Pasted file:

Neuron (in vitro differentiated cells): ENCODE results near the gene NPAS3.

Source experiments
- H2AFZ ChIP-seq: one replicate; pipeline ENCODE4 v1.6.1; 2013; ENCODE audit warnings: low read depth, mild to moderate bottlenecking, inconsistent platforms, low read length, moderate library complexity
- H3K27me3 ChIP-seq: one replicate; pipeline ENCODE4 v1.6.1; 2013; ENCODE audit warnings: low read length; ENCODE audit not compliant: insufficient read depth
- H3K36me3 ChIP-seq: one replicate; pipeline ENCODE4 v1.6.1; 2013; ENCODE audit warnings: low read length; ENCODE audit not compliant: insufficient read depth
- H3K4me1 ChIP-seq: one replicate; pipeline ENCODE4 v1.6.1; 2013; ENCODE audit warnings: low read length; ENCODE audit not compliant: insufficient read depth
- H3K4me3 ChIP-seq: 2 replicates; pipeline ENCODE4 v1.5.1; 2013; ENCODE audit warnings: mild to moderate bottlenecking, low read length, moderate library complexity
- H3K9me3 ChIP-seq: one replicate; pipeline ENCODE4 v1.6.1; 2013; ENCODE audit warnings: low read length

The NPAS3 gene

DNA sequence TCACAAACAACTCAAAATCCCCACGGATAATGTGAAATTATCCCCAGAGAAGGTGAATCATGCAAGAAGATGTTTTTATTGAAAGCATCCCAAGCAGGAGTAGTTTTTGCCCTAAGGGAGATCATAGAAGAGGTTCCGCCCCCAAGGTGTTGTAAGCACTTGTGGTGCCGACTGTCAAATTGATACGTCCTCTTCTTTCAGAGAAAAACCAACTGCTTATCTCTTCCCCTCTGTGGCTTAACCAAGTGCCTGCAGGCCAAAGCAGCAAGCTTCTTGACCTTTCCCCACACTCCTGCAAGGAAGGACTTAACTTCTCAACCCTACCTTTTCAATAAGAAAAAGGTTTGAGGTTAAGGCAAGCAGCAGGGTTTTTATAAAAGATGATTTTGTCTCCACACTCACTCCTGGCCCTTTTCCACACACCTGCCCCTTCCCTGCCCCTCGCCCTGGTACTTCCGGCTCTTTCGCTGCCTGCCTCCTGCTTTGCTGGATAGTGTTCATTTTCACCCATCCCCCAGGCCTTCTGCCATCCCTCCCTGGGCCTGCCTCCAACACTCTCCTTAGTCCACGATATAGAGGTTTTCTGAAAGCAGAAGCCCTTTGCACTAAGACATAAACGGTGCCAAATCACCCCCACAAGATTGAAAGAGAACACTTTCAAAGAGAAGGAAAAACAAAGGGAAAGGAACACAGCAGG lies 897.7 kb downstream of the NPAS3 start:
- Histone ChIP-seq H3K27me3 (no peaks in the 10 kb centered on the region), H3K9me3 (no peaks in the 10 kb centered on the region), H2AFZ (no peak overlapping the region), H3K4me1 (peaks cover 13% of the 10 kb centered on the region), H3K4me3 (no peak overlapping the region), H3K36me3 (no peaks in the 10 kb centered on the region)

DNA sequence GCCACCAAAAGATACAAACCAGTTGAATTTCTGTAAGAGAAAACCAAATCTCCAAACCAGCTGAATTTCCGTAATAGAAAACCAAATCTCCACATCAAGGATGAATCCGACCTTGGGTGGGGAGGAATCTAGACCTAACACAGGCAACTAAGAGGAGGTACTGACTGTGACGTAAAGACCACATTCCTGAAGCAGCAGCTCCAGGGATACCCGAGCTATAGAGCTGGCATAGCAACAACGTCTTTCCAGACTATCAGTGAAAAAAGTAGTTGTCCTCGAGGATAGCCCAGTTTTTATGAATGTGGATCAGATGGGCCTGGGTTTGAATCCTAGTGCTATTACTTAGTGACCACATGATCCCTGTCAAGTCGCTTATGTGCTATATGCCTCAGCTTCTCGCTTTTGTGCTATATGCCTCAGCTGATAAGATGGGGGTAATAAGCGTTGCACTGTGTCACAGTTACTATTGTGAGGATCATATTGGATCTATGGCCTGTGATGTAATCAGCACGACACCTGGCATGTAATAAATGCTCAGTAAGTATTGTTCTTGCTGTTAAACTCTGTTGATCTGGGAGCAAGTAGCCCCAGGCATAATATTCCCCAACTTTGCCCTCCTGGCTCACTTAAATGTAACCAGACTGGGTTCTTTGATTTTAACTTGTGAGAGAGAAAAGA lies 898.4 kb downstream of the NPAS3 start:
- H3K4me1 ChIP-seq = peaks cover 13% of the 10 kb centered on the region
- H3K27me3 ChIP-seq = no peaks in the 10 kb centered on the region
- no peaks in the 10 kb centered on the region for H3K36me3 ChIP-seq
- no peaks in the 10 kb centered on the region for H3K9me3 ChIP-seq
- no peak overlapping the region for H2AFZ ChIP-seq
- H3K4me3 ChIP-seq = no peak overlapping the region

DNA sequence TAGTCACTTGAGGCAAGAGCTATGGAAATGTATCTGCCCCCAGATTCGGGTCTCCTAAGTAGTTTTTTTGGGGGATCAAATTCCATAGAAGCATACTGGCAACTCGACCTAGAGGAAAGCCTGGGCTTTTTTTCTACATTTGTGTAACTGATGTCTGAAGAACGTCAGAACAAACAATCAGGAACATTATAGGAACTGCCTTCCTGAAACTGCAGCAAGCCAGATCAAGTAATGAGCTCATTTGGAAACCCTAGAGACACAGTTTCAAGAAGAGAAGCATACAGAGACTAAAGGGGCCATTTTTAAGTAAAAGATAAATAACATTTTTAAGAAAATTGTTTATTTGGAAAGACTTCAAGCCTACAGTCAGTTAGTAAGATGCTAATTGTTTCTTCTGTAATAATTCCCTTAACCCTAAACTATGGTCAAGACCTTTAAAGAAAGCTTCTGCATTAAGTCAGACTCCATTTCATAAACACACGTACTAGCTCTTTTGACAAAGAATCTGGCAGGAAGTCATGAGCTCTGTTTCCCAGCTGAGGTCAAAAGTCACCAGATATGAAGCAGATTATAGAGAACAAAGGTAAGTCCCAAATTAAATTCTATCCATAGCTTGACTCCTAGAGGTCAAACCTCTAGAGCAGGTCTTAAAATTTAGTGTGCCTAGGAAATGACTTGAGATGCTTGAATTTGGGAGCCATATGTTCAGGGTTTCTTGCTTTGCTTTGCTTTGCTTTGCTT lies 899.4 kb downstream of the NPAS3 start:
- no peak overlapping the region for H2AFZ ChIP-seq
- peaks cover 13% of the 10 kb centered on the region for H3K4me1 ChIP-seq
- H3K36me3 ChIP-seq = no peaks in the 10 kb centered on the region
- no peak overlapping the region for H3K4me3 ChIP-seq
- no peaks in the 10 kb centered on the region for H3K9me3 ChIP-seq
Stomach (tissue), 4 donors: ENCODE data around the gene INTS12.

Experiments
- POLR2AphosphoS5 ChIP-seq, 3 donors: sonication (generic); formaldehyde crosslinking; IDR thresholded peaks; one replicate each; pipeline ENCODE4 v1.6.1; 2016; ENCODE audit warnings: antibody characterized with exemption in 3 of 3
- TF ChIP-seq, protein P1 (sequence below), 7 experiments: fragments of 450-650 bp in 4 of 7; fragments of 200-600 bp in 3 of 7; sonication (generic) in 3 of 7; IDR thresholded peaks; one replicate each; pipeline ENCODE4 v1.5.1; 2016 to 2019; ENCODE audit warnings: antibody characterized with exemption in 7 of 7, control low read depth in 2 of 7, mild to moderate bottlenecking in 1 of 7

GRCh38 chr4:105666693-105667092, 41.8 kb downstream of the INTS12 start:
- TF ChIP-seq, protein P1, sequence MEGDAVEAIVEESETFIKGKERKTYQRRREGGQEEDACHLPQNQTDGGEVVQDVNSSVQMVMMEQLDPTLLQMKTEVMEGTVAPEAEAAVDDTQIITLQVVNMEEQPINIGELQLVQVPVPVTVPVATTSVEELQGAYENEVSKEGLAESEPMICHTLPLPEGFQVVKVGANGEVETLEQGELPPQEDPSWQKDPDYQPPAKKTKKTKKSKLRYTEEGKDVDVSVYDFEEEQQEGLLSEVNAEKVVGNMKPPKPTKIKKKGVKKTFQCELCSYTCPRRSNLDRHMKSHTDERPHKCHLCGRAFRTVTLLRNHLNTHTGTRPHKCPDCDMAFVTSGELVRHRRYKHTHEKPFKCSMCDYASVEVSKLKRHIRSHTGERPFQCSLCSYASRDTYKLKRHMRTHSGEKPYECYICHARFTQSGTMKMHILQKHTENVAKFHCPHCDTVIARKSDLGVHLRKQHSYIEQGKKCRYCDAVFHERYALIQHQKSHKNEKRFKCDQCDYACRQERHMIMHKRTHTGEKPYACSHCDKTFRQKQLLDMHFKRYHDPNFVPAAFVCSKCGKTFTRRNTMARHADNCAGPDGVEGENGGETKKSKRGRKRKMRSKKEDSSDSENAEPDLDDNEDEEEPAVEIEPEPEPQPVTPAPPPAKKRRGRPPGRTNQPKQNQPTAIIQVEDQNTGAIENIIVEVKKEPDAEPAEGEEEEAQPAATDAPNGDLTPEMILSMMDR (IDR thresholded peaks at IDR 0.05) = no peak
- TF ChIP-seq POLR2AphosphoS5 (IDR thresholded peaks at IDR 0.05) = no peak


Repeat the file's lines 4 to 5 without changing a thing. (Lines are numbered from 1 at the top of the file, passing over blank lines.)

- H3K27me3 ChIP-seq: one replicate; pipeline ENCODE4 v1.6.1; 2013; ENCODE audit warnings: low read length; ENCODE audit not compliant: insufficient read depth
- H3K36me3 ChIP-seq: one replicate; pipeline ENCODE4 v1.6.1; 2013; ENCODE audit warnings: low read length; ENCODE audit not compliant: insufficient read depth